Spiderweb Software 20th Anniversary Interview with Jeff Vogel
In business for almost twenty years, Spiderweb Software is still going strong. In honor of this milestone, they have answered some of our questions about game development, and what it's like to be indie.
With over two decades of experience making games and a record of being independent before indie games were a trend in the gaming world, Spiderweb Software is the hardcore for the hardcore. Makers of such classic series as Geneforge, Avernum, and now Avadon, the company focuses on old school RPG experiences that most publishers and developers have abandoned.. While they primarily focus on the PC and Mac platforms, they recently experimented with mobile development, releasing Avadon and Avernum to iOS and Android with stunning success. It seems classic games are classic no matter what system they’re played on.
Spiderweb games are both huge and story-driven, focusing on freedom above all other things. As part of their twentieth anniversary, they are currently featured as the Humble Bundle Weekly Deal where you can pay what you want to get many of their classics (offer ends Thursday, July 18). We had an opportunity to interview Jeff Vogel, founder of Spiderweb Software, and discuss the company as well as their business and design philosophies. Be sure to check out his answers below and leave some feedback in the comments if you enjoyed this interview!
PixlBit: First of all, what games got you into gaming, and when did it hit you that you could do this yourselves?
Jeff Vogel (Founder of Spiderweb Software): I am very old. The first computer role-playing game I tried was Eamon, in 1980 or so. The first game I really, really got into was Wizardry: Proving Grounds of the Mad Overlord in 1983. Playing that was the point my destiny was assured. I wrote games all through childhood, but I only made a real effort to write a real game when I was in grad school at age 24.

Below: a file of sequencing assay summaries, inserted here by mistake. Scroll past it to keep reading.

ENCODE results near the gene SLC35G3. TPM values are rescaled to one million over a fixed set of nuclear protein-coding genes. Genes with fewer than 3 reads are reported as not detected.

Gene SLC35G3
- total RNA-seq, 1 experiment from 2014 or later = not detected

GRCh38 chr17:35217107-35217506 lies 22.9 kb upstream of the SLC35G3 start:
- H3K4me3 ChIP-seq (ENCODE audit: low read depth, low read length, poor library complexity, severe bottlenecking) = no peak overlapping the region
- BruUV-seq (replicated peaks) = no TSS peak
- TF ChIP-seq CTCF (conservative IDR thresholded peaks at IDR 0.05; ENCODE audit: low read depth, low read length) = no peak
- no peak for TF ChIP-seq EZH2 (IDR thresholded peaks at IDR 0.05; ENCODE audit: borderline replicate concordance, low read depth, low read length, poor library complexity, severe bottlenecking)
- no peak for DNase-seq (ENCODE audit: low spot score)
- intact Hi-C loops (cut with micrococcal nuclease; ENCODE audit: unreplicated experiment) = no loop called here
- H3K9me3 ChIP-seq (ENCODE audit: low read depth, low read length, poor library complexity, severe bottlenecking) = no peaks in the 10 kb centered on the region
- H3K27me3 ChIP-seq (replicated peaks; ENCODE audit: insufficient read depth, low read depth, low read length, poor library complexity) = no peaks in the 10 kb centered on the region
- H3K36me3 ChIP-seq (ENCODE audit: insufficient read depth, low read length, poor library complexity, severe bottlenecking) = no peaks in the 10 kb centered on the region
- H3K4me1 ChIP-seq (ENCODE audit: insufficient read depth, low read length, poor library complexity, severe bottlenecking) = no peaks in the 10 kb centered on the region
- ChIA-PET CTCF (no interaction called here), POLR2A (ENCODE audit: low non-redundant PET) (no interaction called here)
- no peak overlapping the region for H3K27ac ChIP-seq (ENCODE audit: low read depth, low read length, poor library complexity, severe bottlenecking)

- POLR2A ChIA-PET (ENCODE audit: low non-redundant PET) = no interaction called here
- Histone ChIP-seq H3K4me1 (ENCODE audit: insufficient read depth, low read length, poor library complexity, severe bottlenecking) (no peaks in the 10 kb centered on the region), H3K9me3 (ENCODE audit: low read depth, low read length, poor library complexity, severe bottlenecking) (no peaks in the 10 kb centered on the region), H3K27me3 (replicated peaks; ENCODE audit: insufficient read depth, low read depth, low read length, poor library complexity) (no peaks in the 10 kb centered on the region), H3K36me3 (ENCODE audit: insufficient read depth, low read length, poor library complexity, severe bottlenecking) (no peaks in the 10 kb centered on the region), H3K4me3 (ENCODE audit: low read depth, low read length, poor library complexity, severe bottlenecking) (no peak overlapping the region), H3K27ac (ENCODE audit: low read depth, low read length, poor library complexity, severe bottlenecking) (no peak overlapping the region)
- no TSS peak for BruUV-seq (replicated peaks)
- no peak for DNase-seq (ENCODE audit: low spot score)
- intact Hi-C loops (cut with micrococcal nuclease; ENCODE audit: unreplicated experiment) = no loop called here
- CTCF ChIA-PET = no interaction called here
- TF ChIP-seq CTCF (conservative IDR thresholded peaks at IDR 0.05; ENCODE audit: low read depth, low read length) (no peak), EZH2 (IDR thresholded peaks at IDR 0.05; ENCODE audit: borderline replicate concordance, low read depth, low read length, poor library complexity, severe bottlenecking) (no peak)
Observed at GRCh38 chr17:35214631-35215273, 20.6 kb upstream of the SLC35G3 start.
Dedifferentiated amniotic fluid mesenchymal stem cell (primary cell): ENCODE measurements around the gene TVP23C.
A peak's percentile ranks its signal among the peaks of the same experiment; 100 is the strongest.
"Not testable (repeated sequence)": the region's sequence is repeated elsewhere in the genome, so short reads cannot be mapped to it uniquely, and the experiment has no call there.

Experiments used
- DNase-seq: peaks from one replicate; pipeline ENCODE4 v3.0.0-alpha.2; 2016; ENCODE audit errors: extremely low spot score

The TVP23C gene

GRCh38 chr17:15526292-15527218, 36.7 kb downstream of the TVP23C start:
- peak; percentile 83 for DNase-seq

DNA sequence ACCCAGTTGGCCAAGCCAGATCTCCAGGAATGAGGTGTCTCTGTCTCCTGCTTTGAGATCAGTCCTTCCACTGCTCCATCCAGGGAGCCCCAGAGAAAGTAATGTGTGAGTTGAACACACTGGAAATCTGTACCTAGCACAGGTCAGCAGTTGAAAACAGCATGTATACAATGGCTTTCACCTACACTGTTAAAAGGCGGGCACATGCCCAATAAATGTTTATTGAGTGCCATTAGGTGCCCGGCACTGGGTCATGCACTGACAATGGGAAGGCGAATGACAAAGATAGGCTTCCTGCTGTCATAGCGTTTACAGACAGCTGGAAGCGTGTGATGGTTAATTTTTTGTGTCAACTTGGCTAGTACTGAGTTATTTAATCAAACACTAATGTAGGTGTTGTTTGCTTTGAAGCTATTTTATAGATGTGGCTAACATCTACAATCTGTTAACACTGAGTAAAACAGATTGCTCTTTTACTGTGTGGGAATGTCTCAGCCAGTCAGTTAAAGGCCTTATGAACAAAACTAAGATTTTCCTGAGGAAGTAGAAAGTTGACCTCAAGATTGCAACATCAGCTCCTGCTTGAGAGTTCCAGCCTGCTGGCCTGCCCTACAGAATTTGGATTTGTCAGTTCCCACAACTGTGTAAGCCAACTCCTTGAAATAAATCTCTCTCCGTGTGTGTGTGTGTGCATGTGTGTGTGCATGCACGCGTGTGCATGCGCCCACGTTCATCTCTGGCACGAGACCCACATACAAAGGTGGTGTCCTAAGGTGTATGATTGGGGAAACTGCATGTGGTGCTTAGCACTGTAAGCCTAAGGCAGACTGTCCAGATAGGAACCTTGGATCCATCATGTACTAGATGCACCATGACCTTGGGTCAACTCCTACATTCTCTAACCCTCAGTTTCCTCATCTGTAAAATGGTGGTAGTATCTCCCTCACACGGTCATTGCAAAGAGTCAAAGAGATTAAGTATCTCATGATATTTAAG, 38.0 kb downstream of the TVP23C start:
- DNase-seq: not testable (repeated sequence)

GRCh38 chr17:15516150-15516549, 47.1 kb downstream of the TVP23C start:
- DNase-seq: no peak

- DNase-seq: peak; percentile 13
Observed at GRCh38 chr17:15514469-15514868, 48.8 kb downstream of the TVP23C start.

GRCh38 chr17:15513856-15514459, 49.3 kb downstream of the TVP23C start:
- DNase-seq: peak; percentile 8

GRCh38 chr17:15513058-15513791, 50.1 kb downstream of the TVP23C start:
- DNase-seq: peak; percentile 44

PB: Your games hearken back to a previous, more innocent era in game development, and they seem to still carry that promise that the medium can take us away to wondrous but dangerous worlds where anything can happen. What are some of the keys to your design philosophy, and how do you manage to retain this magic today?
JV: I always write the sort of game I want to play. I play a lot of games, and, when one compels me in some way, I break down the qualities that really appeal and try to incorporate that myself. However, it is a very, very personal process. I’m just lucky that the things I like other people like too. I always like to put in lots of detail. I think lots of different things should happen. I think the player should have choices and be able to shift the ending. In a big game, there should be both tragedy and humor. Those are some big principles for my design.
PB: Your games encourage the player to create their own morality and storylines – they inhabit very gray worlds, as opposed to the black and white universes of so many games. Do you think this is a natural result of true open worlds or a goal of your development process?
JV: I don’t write open worlds, and there is nothing about an open world that forces one sort of storytelling or another. It’s just a structure, and you can put anything in that. It’s definitely a goal in my process. The first thing I write in any game is the story, and I concentrate from day one on making a story with lots of decisions, branches, and interesting ideas.